More questions to ask ourselves

June 23, 2007

In the previous post, I listed a few questions I often ask myself when I’m trying to decide how I feel about a media education project. Here are some more thoughts along those lines.

While young people produce powerful media in a range of learning environments, seems like there are certain conditions that especially engage young people in meaningful projects–and in many ways these features go beyond media-specific activities and apply to a range of contexts for production and storytelling. Young people engage their minds, imaginations, and passions when:

1. They participate in active learning and hands-on production.
2. They work towards real deadlines, with real audiences and outlets.
3. They know that their involvement in any given project doesn’t have to end when that project is complete, that they can stay involved, escalating their skills and intensifying their responsibilities.
4. They have final say over what they release into the world, but they have to listen, negotiate, and sometimes fight for their vision.
5. They find recognition for what they know and how they communicate, as ends in themselves and as means to engage with new conversations and discoveries.
6. Activities are industry relevant and linked to innovative formats and well-suited technologies.
7. Pedagogy balances peer teaching and youth-adult collaboration.
8. They can get where they need to be, their workplace is safe, and they’re not hungry.
9. Students and teachers connect their everyday work to goals related to equity and social impact.

Interrogating Youth Media from Within

June 22, 2007

More and more educators, scholars, and policy makers are recognizing the potential for media production to invigorate youth learning, and that’s obviously a good thing in my view. But the risk is, we can start convincing ourselves that just handing kids $10 disposal digital cameras from Walgreens or sending them out on the street with minidisk recorders will spark transformative learning experiences. If only it were so easy…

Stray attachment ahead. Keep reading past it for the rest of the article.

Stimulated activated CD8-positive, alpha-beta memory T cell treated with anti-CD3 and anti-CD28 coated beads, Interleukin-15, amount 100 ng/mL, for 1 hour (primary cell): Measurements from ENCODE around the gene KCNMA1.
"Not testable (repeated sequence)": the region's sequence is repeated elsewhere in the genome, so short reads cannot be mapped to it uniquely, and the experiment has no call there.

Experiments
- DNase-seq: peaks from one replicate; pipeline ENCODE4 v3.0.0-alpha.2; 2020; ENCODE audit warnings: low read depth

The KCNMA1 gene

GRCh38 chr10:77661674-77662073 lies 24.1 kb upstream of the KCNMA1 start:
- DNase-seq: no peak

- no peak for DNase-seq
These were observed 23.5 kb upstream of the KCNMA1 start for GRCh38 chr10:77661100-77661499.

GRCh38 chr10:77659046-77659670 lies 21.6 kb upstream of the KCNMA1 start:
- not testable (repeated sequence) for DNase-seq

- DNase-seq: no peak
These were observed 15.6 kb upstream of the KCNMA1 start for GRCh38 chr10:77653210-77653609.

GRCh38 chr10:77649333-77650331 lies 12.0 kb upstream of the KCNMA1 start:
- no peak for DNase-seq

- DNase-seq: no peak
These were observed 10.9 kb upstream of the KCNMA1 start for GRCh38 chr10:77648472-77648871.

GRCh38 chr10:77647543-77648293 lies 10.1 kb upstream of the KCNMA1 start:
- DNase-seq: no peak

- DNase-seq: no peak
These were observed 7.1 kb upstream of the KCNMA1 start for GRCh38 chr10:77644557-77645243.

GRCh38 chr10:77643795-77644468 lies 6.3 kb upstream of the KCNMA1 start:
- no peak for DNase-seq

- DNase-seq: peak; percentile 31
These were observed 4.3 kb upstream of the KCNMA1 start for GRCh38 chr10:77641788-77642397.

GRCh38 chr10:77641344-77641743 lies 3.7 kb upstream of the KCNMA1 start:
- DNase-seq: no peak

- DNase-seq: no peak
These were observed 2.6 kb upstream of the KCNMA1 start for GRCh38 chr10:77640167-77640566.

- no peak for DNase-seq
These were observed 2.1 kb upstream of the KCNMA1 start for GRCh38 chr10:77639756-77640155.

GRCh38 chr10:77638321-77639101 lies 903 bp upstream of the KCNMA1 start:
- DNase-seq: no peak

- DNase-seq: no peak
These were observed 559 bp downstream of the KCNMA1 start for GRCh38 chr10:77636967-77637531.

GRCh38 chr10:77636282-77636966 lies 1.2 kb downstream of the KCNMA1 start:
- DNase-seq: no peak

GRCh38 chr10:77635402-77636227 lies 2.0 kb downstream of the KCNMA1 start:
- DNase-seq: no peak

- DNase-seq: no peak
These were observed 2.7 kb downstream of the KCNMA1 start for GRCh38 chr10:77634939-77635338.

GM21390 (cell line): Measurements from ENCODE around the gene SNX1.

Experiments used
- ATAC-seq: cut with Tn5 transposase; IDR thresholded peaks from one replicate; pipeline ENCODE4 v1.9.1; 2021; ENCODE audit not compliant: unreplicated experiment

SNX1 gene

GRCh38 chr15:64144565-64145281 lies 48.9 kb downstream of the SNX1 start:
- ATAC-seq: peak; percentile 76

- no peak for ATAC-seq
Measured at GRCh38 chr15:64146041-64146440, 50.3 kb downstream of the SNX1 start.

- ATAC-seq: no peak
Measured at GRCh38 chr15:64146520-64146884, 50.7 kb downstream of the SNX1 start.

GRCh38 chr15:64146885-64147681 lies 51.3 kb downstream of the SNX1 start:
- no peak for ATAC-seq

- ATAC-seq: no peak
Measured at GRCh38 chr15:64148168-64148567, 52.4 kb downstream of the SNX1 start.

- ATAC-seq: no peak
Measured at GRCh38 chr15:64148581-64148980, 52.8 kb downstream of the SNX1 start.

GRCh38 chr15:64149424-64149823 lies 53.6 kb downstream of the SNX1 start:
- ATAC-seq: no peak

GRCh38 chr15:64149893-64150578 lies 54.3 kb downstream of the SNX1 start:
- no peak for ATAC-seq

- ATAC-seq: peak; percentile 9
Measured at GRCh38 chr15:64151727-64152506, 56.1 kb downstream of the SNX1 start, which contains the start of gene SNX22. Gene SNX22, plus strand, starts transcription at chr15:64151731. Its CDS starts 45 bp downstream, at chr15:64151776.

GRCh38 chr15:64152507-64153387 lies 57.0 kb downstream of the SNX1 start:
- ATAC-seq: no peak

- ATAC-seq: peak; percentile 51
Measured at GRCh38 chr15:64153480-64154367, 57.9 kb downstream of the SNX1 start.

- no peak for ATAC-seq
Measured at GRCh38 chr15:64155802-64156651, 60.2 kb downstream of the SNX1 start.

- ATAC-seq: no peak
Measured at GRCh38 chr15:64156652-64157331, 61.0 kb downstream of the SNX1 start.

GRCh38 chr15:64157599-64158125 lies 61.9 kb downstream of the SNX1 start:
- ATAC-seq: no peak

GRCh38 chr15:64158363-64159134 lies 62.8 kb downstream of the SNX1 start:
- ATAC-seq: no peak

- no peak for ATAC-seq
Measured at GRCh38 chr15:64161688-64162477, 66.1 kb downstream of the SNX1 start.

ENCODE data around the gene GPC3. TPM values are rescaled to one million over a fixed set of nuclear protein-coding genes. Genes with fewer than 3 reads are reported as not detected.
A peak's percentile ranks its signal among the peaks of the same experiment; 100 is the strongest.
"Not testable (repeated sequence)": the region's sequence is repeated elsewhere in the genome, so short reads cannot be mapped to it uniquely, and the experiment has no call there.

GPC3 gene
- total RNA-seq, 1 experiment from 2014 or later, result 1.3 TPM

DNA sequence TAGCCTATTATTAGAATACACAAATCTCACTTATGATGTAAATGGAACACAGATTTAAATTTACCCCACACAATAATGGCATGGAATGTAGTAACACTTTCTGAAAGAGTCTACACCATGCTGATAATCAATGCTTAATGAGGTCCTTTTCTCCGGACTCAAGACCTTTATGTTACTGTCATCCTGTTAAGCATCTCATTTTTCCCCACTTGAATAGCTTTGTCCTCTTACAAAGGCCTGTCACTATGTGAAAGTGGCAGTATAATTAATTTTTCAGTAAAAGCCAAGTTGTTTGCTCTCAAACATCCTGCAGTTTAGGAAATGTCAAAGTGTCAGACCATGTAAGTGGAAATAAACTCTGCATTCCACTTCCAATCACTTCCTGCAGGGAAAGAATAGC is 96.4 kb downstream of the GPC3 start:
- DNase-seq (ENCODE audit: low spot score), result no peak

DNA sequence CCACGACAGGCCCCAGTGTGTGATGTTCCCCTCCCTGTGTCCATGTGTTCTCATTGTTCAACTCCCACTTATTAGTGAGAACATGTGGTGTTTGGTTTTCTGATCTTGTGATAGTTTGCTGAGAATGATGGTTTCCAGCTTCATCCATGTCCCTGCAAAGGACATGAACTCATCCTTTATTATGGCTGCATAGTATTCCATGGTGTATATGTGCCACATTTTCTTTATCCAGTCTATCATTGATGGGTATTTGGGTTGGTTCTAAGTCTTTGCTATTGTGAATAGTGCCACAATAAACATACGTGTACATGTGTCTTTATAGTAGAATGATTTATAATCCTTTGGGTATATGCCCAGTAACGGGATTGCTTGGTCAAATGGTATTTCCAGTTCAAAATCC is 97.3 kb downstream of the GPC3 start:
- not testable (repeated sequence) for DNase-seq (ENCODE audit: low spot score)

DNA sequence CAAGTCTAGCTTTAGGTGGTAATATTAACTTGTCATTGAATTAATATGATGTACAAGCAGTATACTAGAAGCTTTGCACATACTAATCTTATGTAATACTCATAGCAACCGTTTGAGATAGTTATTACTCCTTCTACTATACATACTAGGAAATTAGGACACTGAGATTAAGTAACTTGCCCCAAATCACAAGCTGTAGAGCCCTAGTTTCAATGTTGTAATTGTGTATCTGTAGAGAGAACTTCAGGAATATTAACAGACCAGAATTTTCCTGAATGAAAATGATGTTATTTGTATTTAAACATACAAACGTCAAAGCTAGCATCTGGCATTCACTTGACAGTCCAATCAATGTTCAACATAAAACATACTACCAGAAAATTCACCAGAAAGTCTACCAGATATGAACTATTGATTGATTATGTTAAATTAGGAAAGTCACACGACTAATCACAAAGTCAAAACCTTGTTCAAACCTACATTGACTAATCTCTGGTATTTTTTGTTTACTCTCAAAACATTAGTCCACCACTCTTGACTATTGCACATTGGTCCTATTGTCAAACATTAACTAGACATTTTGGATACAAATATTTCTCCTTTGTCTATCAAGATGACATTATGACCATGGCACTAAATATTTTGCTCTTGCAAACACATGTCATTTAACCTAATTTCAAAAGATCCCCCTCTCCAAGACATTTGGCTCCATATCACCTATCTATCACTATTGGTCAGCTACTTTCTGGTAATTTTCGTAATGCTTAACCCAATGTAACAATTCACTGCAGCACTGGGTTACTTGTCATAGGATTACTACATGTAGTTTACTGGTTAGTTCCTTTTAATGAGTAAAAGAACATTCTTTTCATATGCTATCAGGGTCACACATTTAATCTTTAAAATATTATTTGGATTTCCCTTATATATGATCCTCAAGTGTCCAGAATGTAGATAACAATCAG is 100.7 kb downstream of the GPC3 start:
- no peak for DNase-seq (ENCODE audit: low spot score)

Youth Radio and the other youth media groups I’ve worked with and researched have helped me come up with a set of questions to apply to media-based learning experiences, as a kind of on-the-fly assessment process. Here are a few:

1. Does the experience provide young people with opportunities and skills to break conventions while still understanding the rules of the game?

This one’s informed by Lisa Delpit’s hugely influential literacy research. In Other People’s Children, Delpit writes about schools where students are mostly black and teachers are mostly white and female. I find myself thinking about her ideas across a range of different contexts. While Delpit acknowledges the value of teaching student writers to compose freely, fluently, and creatively, she also insists that young people need to understand the “codes of power” operating, often tacitly, inside any pedagogical context–codes that can become structures of exclusion even, or maybe especially, in so-called “progressive” classrooms.

2. Do young people play an active role in not only generating “raw” content, but also tailoring and delivering that content to existing and emerging audiences?

In The Fine Art of Teaching, David Trend writes about this one in a chapter that’s pretty old but still relevant.

3. Is the media production work contextualized within a larger ambition related to justice?

I don’t mean that every media project, or any media project, should necessarily push a pre-determined political agenda. Social justice work can entail opening avenues for expression for those whose experiences would otherwise be ignored, distorted, or used against them. Exposing hidden information, or simply sharing honest, uncensored, if unpopular or controversial perspectives, contributes to a fuller public discourse. The key move is to create conditions where young people can debate the fraught relationship between media and justice and position themselves as influential producers in that mix. Check out Beyond Resistance! by Noguera, Cammarota, and Ginwright, for a very powerful collection of essays raising themes along these lines.